Trade Deadline Marathon: Crazy Edition
The Suns on-the-court product is as promising as ever, but behind the scenes, trouble looms in Phoenix. A dispute over arena funding has team owner Robert Sarver threatening to move the team to Seattle or Las Vegas. The Suns’ bright future may come to light outside of Arizona.
Fan attendance is way down in Phoenix, further complicating this precarious situation. Perhaps the front office doesn’t have time to nurture and grow its young core. Instead, the Suns ought to swing for the fences and surrounding the team’s best player Devin Booker with All-Star talent.
Booker just inked a five-year, $158 million contract extension this summer. He’s a bonafide stud, no doubt, but far too young to carry this team deep into the postseason. He needs established running mates for the Suns to vault back into contention.
Blake Griffin and John Wall both own monster contracts themselves. But they’re also undeniably great players, even if they would both benefit from a change of scenery. A Booker, Griffin, Wall would be an immense nucleus for the Suns to build around, and one that may help spur hope and reconciliation in Phoenix.
This Big Three would also be wildly expensive. In the 2021-22 season, they alone would make a combined $114 million dollars. That said, the salary cap is set to continue to rise, and the luxury tax threshold could reach $150 million in the next three years. Booker, Griffin, and Wall wouldn’t be cheap, but this core would not be prohibitively expensive. If this move revitalizes basketball in Phoenix, it would be worth the tight margins.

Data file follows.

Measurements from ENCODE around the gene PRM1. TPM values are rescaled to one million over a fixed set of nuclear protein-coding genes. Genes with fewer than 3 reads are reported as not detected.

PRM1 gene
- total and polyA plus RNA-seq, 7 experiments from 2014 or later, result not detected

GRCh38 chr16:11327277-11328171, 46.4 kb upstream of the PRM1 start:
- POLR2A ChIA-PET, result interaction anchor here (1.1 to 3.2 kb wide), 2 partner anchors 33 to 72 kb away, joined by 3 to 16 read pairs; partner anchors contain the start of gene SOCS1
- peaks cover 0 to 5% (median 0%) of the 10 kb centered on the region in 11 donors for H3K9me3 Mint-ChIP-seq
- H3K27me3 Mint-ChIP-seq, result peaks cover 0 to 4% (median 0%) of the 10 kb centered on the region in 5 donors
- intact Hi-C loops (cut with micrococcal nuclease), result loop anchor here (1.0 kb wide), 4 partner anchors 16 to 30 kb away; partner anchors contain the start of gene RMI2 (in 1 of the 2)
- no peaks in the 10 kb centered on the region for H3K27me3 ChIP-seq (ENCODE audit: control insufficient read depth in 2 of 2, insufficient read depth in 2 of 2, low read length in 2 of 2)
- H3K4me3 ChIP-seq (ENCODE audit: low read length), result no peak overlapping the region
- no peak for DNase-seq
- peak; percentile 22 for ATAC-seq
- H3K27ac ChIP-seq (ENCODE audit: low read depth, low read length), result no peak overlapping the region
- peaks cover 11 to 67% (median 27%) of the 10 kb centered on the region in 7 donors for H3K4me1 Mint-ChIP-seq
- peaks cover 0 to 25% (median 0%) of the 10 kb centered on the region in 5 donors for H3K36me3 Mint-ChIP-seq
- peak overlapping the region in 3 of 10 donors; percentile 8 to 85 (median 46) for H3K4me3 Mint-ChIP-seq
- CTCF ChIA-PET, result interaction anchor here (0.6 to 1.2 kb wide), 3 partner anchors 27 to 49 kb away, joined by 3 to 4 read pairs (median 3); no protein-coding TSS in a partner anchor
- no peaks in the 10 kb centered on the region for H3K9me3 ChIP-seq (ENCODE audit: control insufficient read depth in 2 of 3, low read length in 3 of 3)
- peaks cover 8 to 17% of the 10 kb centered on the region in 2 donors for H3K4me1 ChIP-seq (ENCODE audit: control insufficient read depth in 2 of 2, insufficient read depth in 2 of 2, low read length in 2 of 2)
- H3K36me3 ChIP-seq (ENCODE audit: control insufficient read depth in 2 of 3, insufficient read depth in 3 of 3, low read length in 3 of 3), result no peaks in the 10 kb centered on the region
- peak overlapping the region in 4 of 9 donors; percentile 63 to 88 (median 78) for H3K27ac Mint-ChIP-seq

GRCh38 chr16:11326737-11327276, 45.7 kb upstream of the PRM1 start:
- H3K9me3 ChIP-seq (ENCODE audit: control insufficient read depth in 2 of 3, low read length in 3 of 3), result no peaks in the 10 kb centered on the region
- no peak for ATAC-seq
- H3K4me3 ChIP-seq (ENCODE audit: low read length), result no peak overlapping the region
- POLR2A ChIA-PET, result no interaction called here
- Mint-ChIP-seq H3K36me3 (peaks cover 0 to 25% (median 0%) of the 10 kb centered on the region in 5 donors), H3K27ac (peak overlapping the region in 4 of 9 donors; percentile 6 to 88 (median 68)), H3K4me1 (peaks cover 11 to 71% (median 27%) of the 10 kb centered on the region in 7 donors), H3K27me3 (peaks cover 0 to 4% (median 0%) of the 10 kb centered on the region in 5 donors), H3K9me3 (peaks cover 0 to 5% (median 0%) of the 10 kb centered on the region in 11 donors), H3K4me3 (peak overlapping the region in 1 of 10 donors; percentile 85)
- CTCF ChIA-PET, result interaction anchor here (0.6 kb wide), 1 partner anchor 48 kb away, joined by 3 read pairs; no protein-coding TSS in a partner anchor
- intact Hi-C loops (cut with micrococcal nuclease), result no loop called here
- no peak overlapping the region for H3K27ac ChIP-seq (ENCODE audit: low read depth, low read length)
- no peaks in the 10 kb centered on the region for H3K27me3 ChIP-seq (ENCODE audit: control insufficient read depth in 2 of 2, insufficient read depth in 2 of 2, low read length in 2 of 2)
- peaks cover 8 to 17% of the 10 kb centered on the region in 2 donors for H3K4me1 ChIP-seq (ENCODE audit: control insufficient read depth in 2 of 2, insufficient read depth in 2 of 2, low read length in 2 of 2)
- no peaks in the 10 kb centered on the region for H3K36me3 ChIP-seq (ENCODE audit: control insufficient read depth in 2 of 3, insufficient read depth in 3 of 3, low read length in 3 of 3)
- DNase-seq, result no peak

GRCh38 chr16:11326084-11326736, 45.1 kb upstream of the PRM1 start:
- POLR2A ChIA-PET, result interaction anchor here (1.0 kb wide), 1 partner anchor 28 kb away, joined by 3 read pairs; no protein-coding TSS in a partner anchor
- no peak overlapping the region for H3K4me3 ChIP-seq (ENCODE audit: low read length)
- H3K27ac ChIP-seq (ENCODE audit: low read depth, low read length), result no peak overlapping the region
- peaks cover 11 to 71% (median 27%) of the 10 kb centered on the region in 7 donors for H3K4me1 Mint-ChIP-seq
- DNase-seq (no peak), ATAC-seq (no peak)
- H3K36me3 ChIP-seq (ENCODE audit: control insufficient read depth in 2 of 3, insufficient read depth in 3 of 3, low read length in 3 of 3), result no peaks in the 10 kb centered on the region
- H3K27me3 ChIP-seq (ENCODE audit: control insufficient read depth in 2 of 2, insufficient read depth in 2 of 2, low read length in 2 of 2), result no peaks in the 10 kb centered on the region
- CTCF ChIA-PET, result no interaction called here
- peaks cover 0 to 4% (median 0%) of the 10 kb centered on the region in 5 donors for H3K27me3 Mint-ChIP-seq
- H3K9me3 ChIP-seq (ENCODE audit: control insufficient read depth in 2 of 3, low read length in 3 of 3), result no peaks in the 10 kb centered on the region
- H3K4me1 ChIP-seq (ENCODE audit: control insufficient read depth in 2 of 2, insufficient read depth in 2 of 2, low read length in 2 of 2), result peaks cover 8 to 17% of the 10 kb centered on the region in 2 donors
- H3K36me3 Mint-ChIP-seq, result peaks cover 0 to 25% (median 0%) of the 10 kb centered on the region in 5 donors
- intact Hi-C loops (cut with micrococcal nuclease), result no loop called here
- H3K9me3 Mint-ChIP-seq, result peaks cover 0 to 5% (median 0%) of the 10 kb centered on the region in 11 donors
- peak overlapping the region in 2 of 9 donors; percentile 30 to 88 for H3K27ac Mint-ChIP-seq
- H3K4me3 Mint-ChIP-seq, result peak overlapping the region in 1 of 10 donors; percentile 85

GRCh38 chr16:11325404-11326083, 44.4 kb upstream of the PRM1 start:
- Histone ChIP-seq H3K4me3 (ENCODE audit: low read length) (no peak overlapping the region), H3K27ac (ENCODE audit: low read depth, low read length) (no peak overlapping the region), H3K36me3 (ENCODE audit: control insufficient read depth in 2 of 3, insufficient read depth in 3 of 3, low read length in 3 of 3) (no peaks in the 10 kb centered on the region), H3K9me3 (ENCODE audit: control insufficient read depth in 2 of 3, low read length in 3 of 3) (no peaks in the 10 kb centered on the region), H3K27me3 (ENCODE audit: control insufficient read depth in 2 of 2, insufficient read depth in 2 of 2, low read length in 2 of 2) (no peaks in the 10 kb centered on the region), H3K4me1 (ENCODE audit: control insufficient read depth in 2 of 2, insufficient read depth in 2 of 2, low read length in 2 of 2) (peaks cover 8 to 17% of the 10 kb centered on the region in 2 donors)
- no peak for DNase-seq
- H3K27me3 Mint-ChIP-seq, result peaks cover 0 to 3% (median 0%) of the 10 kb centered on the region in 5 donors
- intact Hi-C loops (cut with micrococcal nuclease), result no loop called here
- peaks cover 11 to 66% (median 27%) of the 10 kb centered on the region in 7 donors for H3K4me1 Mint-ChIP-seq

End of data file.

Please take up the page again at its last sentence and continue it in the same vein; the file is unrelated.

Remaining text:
The Pistons and Wizards are in a different position. Neither have the same pressing issues as the Suns, but instead both need a major shake-up. By trading away their respective star players and the financial obligations they represent, Washington and Detroit could either pivot or completely bottom out.
Phoenix has enough young talent that it could bring in elite talent like Griffin and Wall by offering promising assets in return. The above trade is an interesting launch point, but would require more roster tinkering for the Wiz and the Pistons. All the same, it seems that the Suns have the ammo to pull off a few blockbuster deals.
Unfortunately for the Suns, Phoenix won’t be a top destination during this summer’s loaded free agency period. And despite playing in the Western Conference, it seems unlikely the Suns can compete with the Cavaliers, the Knicks, and the Bulls for the NBA’s worst record. As such, the team may be on the outside of the Zion Williamson sweepstakes already. Taking on established talent is the right move here.
In late January Phoenix city council will vote on a deal that would keep the Suns in Arizona through 2037. Such a resolution would be the perfect time to reaffirm the team’s exciting youth movement. Should the deal fall through, however, management may need fireworks to keep the fans happy and engaged.